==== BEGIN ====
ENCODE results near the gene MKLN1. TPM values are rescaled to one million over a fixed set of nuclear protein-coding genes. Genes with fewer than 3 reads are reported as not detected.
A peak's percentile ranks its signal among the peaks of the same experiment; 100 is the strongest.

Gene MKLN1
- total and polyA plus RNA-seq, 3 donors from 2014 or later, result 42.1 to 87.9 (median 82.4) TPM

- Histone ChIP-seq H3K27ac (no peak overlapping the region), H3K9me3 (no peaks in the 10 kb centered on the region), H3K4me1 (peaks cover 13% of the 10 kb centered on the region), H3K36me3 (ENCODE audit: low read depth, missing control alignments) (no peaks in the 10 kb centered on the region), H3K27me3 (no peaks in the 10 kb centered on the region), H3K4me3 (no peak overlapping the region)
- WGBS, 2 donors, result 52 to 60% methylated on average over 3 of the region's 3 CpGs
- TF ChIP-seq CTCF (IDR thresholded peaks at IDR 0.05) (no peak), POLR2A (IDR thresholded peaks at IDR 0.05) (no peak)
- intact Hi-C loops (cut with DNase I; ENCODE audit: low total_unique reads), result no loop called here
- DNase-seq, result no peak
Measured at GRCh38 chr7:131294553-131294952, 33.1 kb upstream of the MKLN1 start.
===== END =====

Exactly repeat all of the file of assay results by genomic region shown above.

ENCODE results near the gene MKLN1. TPM values are rescaled to one million over a fixed set of nuclear protein-coding genes. Genes with fewer than 3 reads are reported as not detected.
A peak's percentile ranks its signal among the peaks of the same experiment; 100 is the strongest.

Gene MKLN1
- total and polyA plus RNA-seq, 3 donors from 2014 or later, result 42.1 to 87.9 (median 82.4) TPM

- Histone ChIP-seq H3K27ac (no peak overlapping the region), H3K9me3 (no peaks in the 10 kb centered on the region), H3K4me1 (peaks cover 13% of the 10 kb centered on the region), H3K36me3 (ENCODE audit: low read depth, missing control alignments) (no peaks in the 10 kb centered on the region), H3K27me3 (no peaks in the 10 kb centered on the region), H3K4me3 (no peak overlapping the region)
- WGBS, 2 donors, result 52 to 60% methylated on average over 3 of the region's 3 CpGs
- TF ChIP-seq CTCF (IDR thresholded peaks at IDR 0.05) (no peak), POLR2A (IDR thresholded peaks at IDR 0.05) (no peak)
- intact Hi-C loops (cut with DNase I; ENCODE audit: low total_unique reads), result no loop called here
- DNase-seq, result no peak
Measured at GRCh38 chr7:131294553-131294952, 33.1 kb upstream of the MKLN1 start.